Google has been making inroads into the optical industry, most recently through a partnership with famed designer Diane von Furstenberg, who is designing stylish Google Glasses in cooperation with Marchon and its parent company, VSP Global.

But another Google technology, “smart lens,” may ultimately have a more profound impact on our industry. Last month’s announcement by Alcon that it has licensed smart lens technology from Google[x], a team within Google that is devoted to finding new solutions to big global problems, is exciting news for contact lens and intraocular lens wearers.

Under the agreement, Google[x] and Alcon will collaborate to develop a smart lens that has the potential to address ocular conditions. The smart lens technology involves non-invasive sensors, microchips and other miniaturized electronics which are embedded within contact lenses. Novartis said its interest in this technology is currently focused in two areas:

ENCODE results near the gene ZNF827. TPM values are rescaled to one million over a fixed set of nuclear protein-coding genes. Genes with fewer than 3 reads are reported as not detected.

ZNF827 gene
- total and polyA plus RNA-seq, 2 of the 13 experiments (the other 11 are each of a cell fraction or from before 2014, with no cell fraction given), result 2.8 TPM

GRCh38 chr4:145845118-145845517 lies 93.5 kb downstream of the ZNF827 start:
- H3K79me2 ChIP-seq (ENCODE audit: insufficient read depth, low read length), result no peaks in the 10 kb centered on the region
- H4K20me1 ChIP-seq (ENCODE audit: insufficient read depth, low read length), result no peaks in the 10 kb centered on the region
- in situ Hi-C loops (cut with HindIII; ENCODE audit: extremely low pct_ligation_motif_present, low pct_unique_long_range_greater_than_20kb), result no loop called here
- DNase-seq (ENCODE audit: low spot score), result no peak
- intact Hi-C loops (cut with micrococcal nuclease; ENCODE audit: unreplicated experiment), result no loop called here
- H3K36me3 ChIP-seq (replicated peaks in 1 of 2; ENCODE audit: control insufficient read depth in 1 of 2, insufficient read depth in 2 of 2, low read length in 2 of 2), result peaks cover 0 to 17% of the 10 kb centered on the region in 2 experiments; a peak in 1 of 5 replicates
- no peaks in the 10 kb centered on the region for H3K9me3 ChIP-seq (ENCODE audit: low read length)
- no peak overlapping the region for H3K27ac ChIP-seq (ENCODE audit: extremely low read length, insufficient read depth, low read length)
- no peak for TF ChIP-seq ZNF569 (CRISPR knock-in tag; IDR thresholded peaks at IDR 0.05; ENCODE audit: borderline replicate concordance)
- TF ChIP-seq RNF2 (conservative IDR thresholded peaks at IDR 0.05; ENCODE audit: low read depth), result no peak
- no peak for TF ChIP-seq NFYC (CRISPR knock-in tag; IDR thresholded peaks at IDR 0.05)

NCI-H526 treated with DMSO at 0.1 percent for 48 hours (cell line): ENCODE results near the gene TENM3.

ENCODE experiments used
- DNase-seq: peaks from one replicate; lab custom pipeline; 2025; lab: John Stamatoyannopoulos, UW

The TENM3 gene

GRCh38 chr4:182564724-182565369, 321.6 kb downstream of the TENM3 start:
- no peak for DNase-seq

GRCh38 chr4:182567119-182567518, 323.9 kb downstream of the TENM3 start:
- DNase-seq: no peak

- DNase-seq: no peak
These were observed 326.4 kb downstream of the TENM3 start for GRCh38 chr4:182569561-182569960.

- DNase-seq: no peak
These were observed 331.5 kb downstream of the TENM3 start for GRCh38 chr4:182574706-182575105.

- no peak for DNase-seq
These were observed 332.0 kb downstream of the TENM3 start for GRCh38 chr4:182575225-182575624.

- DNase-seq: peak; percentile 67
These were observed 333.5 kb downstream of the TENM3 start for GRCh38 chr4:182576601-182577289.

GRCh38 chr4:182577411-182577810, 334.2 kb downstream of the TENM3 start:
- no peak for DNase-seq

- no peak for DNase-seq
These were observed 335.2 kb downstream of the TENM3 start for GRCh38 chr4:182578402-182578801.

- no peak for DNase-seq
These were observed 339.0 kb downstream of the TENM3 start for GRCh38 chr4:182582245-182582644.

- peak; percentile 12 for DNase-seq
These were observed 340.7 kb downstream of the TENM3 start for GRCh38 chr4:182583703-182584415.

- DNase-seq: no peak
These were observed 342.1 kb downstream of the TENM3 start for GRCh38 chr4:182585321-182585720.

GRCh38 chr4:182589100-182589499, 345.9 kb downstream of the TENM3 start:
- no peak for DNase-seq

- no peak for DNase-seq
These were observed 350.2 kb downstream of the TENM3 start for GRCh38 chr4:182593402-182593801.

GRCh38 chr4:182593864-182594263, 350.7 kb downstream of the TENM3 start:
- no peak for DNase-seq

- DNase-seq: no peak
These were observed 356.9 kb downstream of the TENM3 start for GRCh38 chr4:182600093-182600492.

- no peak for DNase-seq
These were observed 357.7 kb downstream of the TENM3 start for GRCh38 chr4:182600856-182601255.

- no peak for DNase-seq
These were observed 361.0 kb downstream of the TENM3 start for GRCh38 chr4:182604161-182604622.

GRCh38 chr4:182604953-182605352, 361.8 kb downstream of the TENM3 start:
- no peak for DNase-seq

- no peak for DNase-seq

• Helping diabetic patients manage their disease by providing a continuous, minimally invasive measurement of the body’s glucose levels via a “smart contact lens,” which is designed to measure tear fluid in the eye and connects wirelessly with a mobile device.

• For people living with presbyopia who can no longer read without glasses, the smart lens has the potential to provide accommodative vision correction to help restore the eye’s natural autofocus on near objects in the form of an accommodative contact lens or intraocular lens as part of the refractive cataract treatment.

If Alcon succeeds in either of these areas—and there is no reason to believe it will not—the resulting products will have major health benefits for diabetics and huge vision benefits for presbyopes. It will be interesting to see how these products ultimately develop, how Alcon markets them, and how quickly consumers embrace them. Unlike Glass though, smart contact lenses and IOLs won’t have to overcome the behavioral, social and fashion issues that Glass is facing. That’s the advantage of technology that’s worn in the body rather than on it.

Andrew Karp
Group Editor, Lenses and Technology